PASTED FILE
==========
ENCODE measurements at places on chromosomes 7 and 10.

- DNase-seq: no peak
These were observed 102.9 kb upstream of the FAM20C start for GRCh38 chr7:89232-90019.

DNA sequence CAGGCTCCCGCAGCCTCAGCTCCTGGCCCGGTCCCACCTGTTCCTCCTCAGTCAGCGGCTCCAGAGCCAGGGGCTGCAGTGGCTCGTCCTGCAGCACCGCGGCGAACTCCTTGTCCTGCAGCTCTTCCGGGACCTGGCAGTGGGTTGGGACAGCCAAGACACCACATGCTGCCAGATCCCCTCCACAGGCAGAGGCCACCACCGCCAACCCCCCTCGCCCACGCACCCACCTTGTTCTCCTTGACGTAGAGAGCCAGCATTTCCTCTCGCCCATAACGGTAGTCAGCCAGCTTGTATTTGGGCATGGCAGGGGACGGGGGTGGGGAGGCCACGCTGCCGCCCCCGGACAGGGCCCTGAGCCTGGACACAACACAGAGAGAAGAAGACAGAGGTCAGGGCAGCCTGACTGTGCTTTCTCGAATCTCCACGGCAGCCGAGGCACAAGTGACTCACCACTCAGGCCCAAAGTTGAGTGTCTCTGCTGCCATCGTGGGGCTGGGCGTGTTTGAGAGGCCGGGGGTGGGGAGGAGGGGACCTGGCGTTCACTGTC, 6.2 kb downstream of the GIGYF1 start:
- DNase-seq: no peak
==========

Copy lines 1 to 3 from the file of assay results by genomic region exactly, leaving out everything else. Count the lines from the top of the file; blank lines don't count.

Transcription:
ENCODE measurements at places on chromosomes 7 and 10.

- DNase-seq: no peak
These were observed 102.9 kb upstream of the FAM20C start for GRCh38 chr7:89232-90019.